You Missed Your Chance to Buy I Bonds at 9.62%. Now What?Advisor Perspectives
The final day to get Series I savings bonds at a record 9.62% yield has come and gone.
Americans bought more than $3 billion worth of the low-risk, inflation-linked bonds last week. But not everyone was able to get their hands on one of the year’s hottest investments ahead of the Oct. 28 deadline for the higher rate.
Some struggled with glitches and delays on the government’s notoriously clunky TreasuryDirect website. Others may have procrastinated or simply forgot about the deadline.
Now, the rate for bonds issued between Nov. 1 and the end of April is expected to drop to 6.47%. It’s a letdown for those who missed the previous yield, but financial advisers say it shouldn’t dictate a major strategic shift in client portfolios.
“Investors need not fret,” said Elliot Pepper, financial planner and director of tax at Northbrook Financial in Baltimore.“Worry less about the past and look forward to what you can still do.”
A human bias toward loss aversion — feeling missed opportunities more than those gained — may make the sensation of “losing out” on a higher return particularly acute. But it’s important to remember that 6.47% would still be one of the highest rates on record for these bonds, and looks particularly good in the face of ongoing weakness in the stock and bond markets.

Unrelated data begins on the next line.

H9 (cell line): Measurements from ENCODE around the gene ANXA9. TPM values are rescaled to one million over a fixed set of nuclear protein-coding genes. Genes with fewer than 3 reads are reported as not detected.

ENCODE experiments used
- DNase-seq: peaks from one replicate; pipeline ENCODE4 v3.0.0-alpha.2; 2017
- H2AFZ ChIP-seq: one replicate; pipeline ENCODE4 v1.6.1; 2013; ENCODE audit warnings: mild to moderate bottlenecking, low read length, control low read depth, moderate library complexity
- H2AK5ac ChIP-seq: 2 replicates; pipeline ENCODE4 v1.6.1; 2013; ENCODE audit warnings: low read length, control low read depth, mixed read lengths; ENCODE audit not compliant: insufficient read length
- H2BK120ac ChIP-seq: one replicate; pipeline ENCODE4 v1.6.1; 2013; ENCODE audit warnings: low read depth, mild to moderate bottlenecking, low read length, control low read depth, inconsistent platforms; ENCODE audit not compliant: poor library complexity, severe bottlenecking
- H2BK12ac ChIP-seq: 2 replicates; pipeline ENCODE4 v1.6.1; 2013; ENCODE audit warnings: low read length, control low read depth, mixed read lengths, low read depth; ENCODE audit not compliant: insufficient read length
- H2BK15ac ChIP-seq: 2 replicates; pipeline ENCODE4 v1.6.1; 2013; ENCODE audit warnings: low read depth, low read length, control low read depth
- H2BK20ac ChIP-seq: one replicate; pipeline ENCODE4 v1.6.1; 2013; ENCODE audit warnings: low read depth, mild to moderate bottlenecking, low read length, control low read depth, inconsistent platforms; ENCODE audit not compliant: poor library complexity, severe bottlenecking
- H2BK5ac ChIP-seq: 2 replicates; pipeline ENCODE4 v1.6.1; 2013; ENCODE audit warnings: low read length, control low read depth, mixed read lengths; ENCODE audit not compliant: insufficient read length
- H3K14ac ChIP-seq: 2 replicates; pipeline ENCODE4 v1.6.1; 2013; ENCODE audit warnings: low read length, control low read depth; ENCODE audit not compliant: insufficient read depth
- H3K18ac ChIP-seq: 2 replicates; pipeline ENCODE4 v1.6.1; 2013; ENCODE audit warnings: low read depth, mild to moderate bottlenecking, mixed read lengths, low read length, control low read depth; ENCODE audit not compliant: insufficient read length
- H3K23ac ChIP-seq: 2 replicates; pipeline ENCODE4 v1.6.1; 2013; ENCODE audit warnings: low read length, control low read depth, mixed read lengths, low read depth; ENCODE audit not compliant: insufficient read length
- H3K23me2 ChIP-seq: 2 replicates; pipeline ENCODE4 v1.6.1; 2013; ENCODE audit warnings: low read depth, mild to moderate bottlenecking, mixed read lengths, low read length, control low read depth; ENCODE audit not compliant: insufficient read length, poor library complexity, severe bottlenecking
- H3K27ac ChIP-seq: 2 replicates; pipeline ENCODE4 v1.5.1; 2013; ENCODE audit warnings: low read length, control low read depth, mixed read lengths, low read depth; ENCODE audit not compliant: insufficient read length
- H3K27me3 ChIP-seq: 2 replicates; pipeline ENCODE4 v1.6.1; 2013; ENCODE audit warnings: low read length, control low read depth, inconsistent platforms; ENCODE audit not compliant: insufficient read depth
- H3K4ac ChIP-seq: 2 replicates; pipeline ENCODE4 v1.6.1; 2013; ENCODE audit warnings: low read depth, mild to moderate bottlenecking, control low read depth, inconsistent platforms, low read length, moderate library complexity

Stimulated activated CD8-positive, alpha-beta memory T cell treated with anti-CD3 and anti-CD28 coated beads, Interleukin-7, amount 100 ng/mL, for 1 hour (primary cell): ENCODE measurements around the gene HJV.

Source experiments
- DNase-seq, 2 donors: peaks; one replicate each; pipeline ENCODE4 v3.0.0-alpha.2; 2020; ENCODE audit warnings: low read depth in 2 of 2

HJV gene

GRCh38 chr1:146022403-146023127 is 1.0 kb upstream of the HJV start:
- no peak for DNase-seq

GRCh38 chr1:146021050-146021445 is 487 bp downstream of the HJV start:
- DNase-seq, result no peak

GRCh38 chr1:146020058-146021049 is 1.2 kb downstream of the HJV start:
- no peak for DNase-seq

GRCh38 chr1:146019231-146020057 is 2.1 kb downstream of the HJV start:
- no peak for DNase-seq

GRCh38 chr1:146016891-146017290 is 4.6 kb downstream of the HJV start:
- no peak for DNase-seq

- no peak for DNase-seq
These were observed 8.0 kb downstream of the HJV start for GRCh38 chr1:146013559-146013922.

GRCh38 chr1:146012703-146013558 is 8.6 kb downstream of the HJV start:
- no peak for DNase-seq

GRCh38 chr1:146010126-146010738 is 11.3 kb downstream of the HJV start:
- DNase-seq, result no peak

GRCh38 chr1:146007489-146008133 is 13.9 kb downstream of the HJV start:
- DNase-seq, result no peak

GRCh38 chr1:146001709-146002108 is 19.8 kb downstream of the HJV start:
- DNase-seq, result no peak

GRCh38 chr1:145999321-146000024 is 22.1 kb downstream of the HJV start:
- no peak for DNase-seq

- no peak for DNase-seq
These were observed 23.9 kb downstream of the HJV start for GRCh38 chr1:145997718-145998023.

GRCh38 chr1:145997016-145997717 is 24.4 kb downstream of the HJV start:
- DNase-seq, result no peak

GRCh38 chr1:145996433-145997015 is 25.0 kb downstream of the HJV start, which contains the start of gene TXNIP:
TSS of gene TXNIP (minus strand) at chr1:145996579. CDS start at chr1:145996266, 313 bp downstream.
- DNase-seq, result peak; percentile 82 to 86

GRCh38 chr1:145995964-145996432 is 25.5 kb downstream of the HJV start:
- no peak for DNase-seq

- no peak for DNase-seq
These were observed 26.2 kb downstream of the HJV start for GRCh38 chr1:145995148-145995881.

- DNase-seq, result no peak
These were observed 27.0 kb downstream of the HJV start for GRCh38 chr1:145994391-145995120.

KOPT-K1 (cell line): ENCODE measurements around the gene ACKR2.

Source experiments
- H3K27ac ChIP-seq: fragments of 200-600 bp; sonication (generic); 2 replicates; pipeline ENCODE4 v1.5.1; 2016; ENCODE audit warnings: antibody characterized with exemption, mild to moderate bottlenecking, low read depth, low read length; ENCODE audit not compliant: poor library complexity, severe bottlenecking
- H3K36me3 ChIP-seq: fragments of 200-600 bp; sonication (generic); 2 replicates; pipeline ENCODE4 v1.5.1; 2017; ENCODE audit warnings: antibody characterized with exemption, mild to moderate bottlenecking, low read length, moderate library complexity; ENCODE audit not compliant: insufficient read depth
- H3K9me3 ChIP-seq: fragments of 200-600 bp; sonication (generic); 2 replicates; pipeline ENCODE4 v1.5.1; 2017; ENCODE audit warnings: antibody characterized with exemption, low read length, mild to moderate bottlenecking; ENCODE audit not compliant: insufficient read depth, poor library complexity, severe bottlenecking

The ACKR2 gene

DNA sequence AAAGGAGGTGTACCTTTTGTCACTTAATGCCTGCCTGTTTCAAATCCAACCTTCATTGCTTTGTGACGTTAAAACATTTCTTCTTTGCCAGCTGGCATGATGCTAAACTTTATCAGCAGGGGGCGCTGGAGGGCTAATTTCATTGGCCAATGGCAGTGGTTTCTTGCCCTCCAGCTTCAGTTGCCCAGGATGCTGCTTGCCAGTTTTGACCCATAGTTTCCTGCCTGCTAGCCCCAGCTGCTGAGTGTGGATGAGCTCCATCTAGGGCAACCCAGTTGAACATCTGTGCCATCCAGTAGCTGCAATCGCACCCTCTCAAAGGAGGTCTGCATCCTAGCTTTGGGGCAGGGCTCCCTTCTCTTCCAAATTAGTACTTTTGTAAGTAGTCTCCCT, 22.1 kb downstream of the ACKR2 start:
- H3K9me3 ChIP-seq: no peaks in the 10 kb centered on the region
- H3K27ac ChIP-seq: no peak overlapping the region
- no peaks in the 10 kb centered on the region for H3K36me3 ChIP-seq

“The yield still exceeds what you would make in a traditional checking or savings account,” said Pepper.
He also notes that in general, a drop in the I bond rate should be seen as good news. The bonds were created in the late 1990s to help protect Americans’ savings from inflation. When their rate goes down, it means inflation is slowing.
“People should welcome this news since lower inflation means the costs of everyday goods and services won’t rise as quickly, and we might start to see a recovery in the broader stock and bond markets,” Pepper said.
The drop from 9.62% is making similar fixed-income investments start to look more appealing. These alternatives offer slightly lower rates, but come without many of the limitations of I bonds.
Those limitations include a $10,000 cap on purchases per calendar year. (Those who use their federal income-tax refunds may purchase an additional $5,000, which would bring the annual limit to $15,000.) I bonds also must be held for at least a year, and cashing them in before five years means forfeiting interest from the previous three months. What’s more, they are taxed at a federal level.
Read the full article here by Charlie Wells, Advisor Perspectives.